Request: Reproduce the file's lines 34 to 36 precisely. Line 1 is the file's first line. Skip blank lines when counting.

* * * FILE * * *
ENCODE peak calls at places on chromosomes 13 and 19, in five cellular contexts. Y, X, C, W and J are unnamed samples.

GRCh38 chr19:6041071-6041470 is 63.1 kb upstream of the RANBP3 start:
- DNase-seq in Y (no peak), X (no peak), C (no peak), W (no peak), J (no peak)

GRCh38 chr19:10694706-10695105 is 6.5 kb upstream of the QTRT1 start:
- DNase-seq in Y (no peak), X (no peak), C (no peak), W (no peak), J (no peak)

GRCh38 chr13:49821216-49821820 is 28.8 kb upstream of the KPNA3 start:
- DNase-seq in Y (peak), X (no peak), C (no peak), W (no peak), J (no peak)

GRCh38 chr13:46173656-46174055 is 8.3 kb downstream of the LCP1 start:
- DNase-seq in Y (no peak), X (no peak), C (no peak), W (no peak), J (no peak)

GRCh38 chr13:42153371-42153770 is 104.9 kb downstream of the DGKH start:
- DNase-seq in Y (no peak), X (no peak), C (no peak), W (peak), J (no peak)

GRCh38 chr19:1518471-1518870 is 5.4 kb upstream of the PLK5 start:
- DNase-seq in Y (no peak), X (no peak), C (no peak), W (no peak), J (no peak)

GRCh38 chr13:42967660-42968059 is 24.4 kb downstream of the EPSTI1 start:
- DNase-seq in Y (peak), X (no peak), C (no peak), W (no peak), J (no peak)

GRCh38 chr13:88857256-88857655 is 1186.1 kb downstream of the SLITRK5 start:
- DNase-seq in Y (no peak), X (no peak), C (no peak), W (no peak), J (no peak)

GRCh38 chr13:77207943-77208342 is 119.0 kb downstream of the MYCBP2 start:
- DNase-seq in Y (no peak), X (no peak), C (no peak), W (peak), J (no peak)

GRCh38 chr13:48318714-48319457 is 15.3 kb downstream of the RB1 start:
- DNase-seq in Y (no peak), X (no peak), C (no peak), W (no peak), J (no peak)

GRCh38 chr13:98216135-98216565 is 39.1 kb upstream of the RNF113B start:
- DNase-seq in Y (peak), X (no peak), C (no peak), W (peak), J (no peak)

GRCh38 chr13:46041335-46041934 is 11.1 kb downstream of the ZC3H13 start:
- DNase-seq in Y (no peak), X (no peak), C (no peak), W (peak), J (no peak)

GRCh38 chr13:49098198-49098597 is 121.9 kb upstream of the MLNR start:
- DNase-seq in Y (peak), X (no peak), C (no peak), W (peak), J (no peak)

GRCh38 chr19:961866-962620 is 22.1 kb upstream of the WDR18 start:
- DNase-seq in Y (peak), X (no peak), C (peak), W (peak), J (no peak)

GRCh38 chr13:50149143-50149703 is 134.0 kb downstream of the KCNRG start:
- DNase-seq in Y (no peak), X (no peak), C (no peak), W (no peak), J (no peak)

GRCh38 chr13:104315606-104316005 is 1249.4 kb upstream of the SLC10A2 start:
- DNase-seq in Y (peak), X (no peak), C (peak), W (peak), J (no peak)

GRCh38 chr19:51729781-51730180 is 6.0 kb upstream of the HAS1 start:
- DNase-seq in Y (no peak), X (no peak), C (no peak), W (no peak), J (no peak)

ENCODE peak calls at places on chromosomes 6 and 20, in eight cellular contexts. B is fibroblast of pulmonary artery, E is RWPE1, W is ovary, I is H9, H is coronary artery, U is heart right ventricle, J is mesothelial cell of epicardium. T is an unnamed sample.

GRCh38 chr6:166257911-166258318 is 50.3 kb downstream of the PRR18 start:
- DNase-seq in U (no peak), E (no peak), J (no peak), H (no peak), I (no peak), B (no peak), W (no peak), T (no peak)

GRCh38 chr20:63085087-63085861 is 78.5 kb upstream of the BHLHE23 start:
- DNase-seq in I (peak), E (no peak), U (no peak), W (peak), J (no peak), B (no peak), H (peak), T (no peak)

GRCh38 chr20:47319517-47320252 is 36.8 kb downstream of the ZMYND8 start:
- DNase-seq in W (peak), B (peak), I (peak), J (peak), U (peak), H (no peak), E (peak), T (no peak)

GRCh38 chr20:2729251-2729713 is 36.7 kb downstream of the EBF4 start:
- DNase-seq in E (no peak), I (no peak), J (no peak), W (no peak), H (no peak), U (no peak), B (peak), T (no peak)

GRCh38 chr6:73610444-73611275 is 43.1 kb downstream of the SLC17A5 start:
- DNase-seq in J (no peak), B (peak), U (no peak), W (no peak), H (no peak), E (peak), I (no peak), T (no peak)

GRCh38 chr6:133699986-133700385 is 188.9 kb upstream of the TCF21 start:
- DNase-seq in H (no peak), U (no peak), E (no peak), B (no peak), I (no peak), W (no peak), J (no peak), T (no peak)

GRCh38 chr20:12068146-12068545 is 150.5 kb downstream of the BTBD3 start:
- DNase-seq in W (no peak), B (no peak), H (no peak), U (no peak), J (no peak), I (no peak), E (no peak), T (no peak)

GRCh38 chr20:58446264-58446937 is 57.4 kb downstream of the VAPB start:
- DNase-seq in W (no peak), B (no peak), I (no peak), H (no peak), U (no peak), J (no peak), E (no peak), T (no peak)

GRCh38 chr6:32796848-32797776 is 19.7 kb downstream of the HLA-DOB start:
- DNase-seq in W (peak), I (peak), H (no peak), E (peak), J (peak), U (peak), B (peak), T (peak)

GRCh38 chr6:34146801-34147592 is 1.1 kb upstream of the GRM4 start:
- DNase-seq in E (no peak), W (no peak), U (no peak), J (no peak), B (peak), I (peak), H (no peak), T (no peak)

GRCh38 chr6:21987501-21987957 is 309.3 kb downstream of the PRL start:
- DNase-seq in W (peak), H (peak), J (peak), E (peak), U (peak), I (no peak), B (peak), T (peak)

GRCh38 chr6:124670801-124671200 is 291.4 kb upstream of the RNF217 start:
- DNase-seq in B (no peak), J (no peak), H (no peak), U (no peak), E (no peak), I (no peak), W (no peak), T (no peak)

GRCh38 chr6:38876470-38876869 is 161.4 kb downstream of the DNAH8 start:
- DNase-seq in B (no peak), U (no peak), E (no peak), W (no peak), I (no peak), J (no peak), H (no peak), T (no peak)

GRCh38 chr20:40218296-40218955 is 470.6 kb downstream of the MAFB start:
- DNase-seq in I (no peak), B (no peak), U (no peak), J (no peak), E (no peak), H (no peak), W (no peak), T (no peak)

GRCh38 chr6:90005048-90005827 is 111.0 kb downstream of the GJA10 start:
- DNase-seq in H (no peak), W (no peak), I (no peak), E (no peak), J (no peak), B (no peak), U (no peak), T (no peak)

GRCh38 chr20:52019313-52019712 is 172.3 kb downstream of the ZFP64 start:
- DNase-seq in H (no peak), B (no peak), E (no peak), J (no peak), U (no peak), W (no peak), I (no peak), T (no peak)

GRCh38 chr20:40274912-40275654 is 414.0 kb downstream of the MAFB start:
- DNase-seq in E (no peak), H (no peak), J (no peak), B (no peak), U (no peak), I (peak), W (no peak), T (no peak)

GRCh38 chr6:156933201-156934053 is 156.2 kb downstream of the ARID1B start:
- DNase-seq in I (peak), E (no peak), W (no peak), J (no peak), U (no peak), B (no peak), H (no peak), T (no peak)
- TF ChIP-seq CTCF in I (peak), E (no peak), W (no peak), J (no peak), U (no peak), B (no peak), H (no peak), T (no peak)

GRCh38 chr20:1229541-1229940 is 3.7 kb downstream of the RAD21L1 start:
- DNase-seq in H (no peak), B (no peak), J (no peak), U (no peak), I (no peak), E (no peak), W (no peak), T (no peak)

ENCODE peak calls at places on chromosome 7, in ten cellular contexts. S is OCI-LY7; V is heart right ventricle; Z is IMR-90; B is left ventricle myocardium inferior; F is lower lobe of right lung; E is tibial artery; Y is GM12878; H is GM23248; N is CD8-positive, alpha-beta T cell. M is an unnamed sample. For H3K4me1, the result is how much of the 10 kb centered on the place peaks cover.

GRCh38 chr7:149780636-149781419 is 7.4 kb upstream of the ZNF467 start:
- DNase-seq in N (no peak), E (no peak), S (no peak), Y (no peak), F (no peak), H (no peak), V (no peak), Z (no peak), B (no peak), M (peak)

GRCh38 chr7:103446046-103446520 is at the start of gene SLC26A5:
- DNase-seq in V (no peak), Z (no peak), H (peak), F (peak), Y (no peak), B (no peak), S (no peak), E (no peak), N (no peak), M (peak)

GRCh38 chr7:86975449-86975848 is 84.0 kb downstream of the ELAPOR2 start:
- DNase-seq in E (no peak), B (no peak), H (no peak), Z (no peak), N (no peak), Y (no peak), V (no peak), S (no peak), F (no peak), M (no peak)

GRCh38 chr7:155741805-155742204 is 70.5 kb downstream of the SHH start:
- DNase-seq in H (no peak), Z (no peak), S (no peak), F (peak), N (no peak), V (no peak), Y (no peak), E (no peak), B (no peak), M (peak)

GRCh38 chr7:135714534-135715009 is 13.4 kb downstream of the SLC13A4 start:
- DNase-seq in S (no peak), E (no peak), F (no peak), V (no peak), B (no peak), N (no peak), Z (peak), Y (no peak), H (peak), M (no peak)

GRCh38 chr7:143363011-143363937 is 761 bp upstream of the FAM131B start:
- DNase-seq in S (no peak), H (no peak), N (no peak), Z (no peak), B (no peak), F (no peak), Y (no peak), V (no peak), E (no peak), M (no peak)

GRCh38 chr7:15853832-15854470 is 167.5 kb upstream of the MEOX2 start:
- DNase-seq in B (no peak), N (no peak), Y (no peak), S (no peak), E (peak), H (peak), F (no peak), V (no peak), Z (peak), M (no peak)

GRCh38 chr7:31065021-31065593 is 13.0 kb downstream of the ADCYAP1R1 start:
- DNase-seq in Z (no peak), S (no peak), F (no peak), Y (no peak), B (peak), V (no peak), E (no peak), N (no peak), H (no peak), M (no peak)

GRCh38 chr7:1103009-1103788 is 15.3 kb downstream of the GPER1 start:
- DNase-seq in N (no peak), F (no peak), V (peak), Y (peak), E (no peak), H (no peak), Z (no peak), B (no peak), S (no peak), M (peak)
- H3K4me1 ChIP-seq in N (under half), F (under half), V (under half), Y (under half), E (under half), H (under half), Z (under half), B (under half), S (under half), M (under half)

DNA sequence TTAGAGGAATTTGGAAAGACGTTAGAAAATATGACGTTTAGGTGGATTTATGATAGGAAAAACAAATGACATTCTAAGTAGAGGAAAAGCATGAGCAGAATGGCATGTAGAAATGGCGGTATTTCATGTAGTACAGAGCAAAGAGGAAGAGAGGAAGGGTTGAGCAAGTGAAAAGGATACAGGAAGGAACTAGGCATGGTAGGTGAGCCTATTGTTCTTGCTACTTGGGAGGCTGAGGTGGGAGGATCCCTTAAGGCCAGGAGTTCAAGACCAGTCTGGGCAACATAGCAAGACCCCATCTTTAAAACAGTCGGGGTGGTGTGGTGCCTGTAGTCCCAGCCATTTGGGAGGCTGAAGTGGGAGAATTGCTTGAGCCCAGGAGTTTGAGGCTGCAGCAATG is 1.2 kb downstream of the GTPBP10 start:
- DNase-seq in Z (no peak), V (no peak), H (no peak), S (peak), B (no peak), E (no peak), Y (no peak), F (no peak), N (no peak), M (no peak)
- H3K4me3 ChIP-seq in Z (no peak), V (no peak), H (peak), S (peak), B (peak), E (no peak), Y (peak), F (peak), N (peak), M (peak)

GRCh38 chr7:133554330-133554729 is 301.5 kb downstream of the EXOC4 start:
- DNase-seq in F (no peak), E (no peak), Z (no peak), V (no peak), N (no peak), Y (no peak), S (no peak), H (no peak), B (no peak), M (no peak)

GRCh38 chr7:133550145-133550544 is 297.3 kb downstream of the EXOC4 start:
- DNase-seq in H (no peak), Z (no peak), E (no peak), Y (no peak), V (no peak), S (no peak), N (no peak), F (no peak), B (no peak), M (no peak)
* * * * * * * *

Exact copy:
GRCh38 chr19:51729781-51730180 is 6.0 kb upstream of the HAS1 start:
- DNase-seq in Y (no peak), X (no peak), C (no peak), W (no peak), J (no peak)

ENCODE peak calls at places on chromosomes 6 and 20, in eight cellular contexts. B is fibroblast of pulmonary artery, E is RWPE1, W is ovary, I is H9, H is coronary artery, U is heart right ventricle, J is mesothelial cell of epicardium. T is an unnamed sample.